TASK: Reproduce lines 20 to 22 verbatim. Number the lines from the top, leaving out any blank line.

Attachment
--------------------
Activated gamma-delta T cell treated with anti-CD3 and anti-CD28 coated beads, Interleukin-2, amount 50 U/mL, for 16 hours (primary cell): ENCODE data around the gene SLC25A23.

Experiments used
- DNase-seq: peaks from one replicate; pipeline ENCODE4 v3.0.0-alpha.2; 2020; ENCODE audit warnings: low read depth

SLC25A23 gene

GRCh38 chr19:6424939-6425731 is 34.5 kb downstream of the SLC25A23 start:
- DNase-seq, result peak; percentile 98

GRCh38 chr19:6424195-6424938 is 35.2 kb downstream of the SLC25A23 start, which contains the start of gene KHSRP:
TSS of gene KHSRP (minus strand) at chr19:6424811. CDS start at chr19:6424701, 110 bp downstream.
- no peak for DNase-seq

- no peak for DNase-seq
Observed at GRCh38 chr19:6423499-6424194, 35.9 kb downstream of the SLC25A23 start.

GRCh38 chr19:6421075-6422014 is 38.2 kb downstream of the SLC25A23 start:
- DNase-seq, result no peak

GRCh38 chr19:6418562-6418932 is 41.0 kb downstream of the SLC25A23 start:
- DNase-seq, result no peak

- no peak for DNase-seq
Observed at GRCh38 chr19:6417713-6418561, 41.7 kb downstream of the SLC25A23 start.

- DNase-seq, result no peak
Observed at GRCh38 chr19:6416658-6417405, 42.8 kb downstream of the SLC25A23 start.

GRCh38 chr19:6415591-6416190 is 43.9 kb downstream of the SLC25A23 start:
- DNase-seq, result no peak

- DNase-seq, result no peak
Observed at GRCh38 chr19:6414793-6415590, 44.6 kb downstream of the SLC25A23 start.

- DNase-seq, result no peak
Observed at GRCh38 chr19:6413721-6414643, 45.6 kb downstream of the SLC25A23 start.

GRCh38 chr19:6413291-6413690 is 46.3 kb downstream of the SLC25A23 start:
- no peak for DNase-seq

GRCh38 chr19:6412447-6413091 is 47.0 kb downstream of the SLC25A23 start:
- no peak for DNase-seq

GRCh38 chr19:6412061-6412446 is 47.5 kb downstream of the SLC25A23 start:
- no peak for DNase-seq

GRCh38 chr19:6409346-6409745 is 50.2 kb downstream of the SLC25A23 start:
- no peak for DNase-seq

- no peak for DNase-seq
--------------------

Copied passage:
GRCh38 chr19:6415591-6416190 is 43.9 kb downstream of the SLC25A23 start:
- DNase-seq, result no peak

- DNase-seq, result no peak